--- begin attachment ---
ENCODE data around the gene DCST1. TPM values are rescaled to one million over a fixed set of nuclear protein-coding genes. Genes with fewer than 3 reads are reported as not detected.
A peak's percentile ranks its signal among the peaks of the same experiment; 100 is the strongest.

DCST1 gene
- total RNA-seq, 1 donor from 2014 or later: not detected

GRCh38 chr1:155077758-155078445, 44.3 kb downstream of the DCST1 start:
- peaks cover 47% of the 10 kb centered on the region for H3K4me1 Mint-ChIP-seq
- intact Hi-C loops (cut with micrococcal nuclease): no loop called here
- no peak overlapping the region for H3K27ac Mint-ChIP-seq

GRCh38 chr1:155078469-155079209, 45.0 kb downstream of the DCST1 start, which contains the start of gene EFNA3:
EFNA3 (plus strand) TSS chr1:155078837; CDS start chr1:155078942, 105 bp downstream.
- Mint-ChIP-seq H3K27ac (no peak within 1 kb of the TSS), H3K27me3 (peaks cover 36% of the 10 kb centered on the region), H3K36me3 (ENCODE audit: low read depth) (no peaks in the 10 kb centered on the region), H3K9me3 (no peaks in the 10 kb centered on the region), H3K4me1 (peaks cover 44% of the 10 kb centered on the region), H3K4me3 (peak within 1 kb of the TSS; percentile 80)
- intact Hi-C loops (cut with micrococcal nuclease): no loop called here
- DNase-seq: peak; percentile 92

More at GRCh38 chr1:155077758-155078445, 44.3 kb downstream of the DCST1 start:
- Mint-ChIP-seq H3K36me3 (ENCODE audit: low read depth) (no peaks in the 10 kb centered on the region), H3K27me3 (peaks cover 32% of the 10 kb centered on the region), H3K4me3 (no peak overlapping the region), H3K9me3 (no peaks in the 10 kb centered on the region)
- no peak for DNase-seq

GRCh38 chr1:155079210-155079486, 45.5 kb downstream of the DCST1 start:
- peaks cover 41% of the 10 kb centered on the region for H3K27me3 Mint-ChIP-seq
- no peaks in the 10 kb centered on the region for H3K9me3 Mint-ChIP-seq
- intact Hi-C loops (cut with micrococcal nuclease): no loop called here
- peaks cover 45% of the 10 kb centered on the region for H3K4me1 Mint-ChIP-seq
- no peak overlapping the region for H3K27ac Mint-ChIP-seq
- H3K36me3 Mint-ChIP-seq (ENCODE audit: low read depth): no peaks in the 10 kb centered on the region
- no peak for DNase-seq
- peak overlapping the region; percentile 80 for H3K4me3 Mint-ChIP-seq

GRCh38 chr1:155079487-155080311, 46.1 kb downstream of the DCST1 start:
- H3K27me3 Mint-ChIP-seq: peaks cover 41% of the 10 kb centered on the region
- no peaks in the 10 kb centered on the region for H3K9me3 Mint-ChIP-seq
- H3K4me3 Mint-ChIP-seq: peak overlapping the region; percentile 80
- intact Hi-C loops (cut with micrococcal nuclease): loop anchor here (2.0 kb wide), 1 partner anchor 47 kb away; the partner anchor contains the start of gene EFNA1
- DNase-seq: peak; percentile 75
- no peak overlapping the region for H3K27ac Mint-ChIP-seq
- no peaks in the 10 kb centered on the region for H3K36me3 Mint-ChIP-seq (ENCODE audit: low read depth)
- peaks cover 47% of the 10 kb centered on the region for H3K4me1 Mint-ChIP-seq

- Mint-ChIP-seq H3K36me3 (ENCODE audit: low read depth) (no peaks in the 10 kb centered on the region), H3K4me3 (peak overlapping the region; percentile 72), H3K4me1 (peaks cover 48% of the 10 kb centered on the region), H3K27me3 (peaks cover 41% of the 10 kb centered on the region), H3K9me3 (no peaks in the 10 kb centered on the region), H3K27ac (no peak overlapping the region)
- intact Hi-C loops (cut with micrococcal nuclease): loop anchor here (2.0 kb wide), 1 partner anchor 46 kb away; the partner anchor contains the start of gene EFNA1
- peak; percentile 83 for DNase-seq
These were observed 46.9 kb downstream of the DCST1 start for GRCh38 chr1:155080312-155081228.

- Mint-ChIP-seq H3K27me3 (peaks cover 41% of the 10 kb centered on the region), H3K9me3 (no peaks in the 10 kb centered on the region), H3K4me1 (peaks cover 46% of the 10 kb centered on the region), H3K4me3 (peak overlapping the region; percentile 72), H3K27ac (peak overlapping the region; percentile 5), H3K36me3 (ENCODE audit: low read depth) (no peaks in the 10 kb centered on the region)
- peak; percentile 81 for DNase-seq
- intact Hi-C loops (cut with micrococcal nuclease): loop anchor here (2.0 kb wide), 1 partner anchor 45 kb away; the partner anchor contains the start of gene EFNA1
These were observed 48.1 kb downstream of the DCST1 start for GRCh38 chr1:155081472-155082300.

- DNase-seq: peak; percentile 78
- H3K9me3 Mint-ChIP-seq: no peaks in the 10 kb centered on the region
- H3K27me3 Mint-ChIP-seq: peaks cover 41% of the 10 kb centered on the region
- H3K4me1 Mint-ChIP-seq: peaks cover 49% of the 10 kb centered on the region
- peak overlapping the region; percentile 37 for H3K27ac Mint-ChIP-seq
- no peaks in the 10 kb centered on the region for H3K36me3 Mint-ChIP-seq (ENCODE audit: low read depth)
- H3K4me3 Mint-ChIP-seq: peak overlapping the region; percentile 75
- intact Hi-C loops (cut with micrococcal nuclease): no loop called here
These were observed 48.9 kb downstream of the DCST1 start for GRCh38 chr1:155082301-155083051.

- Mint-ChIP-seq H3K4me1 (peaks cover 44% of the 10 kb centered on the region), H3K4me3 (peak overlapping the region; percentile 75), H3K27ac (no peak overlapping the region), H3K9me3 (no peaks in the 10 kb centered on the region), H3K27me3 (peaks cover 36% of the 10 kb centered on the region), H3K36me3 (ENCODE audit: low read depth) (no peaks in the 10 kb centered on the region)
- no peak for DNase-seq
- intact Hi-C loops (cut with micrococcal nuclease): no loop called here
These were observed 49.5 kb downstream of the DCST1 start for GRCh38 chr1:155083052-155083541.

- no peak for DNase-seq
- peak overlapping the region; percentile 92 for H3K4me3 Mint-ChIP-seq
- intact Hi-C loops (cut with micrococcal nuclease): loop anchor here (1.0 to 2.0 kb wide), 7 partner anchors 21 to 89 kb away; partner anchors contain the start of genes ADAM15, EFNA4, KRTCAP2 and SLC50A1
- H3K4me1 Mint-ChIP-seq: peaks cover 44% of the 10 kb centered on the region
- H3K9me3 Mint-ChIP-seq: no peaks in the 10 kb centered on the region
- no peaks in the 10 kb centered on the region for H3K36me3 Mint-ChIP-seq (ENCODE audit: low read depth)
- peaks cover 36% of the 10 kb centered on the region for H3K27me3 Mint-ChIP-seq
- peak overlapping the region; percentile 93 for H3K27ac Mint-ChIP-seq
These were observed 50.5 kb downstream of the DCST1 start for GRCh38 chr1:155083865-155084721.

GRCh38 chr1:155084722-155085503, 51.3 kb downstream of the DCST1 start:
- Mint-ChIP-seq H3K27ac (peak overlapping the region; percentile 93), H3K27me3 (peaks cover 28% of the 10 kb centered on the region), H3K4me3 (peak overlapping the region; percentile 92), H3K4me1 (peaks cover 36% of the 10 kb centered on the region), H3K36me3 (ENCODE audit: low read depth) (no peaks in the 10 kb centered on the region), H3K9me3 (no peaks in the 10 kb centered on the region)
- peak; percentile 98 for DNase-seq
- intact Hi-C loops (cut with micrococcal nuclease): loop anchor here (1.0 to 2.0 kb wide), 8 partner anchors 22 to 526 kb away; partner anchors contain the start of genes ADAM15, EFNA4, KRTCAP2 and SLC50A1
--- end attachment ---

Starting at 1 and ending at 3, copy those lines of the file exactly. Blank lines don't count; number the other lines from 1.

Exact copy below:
ENCODE data around the gene DCST1. TPM values are rescaled to one million over a fixed set of nuclear protein-coding genes. Genes with fewer than 3 reads are reported as not detected.
A peak's percentile ranks its signal among the peaks of the same experiment; 100 is the strongest.

DCST1 gene